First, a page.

on your question of firms like goldman etc ...i lumped it under investment banking . did not dig deep as it is a business as in the end it is still very individual driven and cant see strong competitive advantages there

these businesses are good for the empolyee, but for shareholders not really great


Rohit Chauhan said...

manoj / vic
on piramal healthcare, i think there were earlier comments. i looked at the post and plan to look at the company

on the face it appears an attractive idea, but i have to dig into it and have not done yet. i do respect prof bakshi's views, but will not invest till i am able to analyse and understand it well


Rohit Chauhan said...

on arbitrage ..yes off late some of the deals have not worked late. think of it as tution fee ..analyse why they failed. overtime it will work out

happens to everyone, same for me too ..you make money in some and lose in some. hopefully gains will be more than losses


Rohit Chauhan said...

Hi anon
yes partly the industry has commodity economics like textile. the difference is that unlike textile as the marginal cost is low, there are scale advantages.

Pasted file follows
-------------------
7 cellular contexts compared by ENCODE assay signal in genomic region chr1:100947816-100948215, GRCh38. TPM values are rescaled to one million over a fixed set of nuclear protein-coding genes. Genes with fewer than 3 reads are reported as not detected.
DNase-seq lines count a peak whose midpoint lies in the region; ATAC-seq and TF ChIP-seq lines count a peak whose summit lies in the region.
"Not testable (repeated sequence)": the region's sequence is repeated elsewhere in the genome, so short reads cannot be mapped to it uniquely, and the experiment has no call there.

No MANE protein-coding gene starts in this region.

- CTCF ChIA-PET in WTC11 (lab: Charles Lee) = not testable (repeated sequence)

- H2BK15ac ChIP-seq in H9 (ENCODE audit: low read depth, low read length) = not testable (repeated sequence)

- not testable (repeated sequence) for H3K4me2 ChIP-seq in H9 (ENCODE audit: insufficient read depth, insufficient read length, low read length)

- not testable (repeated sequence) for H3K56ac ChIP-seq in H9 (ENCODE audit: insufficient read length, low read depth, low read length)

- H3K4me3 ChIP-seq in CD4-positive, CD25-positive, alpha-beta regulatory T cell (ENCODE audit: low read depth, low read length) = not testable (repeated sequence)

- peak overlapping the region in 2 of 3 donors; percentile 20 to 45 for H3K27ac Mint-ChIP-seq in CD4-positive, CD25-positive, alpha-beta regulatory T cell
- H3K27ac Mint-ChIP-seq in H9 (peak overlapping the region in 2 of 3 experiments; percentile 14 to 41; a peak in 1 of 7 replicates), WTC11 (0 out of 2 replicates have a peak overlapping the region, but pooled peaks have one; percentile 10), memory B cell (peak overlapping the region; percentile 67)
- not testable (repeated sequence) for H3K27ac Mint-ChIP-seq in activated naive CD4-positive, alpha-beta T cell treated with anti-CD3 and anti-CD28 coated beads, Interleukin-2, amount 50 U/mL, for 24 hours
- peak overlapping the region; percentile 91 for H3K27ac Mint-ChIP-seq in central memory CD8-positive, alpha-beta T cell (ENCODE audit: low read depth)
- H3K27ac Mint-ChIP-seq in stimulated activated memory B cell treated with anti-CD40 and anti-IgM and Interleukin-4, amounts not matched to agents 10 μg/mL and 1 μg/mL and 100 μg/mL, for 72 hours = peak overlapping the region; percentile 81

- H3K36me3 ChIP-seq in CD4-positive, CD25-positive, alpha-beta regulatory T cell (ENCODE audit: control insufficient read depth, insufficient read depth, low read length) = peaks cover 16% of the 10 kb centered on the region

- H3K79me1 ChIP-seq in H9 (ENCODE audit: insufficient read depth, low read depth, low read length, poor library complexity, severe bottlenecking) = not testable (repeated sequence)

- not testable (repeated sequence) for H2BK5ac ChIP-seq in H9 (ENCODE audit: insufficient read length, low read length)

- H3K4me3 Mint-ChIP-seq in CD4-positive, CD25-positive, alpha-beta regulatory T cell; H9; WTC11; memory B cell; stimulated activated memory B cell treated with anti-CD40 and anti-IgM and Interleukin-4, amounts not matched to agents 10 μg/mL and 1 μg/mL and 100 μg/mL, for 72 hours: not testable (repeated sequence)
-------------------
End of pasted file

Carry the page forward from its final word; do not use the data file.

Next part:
so there will be consolidattion, due to which the few large players will be profitable. the trick is to find the conservative managed player which will grow and expand well


Anonymous said...

I guess I wasn't clear on what I meant when I compared it to the textile industy when Buffett didn't continue.

In my mind I had the quote where Buffett said a mediocre business (Guess anything that looks like a commodity would fit in) remains so and how Munger said Buffett was saying he would discontinue the textile operations if there were more innovations in the industry. Basically that whatever improvement there is, will accrue to the customer than the owner.

With technology improvement, with progressive lowering of marginal cost, etc however many people survive after consolidation happens, if it does, they would be spending roughly equal amounts and stay wherever they are and with no way to differentiate their product from the competition it feels like it has to remain a commodity.

Rohit Chauhan said...

Hi anon
i understand your point. The economics of the industry is not great and quite similar to the textile industry.

My main point is that, unlike textile industry - brokerage has other advantages from scale, low capital requirement, associated lines of business such as PMS etc due to which the larger players will do better than a similar large company in the textile space


Anonymous said...


Can you please comment on the company - Financial Technologies, I had mentioned in my comment above?

Anonymous said...

I guess you didn't fully get my point. Because if you had, you wouldn't compare it again with the textile industry. The textile industry was used as an example. We can leave it out. If we follow the analogy further, we will be able to find something advantageous in the textile industry which makes up for the advantage you point out for the brokerage industry. The discussion would then go on and on.